He was gone. But she felt she should make her way back to the house, force herself to push against the plastering wall of rain, get to a phone, dial 911, dial a neighbor. She should do anything to get the tractor off of him—rush to the barn, hook the chain to the pickup, and drive down the slope to lift the tractor off his lifeless body. She desperately wanted to save him from this humiliation. But a dead weight, ancient and beyond the grasp of naming, anchored her to the spot. A deep ocean of helplessness engulfed her. She only wanted to fall to her knees beside him, take his hand, stroke his hair, and let the brutal elements have their way with her.

Rebecca Beck is a former elementary educator and literacy consultant. She has focused a major part of her life on exploring the beauty of the written word as it's rendered in fiction. Rebecca draws on inspirations around her to weave contemporary themes of alienation, loss, and justice. Rebecca is currently a marketing director at Houghton Mifflin Harcourt, in the School Division, where she works to develop narratives for K-12 curriculum materials across multiple channels.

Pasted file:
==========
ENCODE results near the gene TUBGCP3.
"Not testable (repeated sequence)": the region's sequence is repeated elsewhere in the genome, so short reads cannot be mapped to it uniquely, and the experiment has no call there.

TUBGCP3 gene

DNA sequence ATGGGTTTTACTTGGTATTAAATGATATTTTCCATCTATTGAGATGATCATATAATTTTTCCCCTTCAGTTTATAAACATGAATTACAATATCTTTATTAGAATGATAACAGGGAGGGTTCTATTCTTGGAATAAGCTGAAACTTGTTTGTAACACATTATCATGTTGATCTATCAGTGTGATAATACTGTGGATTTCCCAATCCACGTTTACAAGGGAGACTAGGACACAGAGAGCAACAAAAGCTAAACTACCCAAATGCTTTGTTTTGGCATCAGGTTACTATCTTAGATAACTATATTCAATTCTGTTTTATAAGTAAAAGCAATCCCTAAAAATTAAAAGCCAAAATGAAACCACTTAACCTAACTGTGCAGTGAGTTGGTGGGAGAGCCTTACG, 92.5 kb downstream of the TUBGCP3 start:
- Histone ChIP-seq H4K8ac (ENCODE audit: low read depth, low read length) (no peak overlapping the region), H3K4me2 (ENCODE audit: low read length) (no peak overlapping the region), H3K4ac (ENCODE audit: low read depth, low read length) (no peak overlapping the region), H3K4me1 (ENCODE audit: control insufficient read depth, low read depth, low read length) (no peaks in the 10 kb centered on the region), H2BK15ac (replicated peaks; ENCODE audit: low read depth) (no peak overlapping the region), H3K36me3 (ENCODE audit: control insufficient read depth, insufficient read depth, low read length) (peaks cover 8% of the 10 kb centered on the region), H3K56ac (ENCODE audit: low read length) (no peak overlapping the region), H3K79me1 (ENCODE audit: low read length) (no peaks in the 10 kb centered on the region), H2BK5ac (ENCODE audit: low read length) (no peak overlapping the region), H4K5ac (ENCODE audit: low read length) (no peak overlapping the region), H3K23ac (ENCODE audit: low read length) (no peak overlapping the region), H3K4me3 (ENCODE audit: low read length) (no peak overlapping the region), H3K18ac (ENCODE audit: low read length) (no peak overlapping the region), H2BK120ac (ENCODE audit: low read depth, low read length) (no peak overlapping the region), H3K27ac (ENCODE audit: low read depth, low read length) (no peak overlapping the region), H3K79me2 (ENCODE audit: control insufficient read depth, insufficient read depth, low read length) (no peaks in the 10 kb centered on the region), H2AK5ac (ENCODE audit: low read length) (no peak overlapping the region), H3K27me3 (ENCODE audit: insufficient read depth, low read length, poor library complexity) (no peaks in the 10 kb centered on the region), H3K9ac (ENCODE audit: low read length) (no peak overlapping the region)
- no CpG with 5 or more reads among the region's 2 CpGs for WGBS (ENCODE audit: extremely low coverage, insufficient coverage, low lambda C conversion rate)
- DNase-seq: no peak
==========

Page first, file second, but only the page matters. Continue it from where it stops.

About What Morning Brings—A passing few words with a spry ninety-four-year-old woman, while on my daily walk up the side of one of Asheville's lush mountains, sparked my desire to write this story.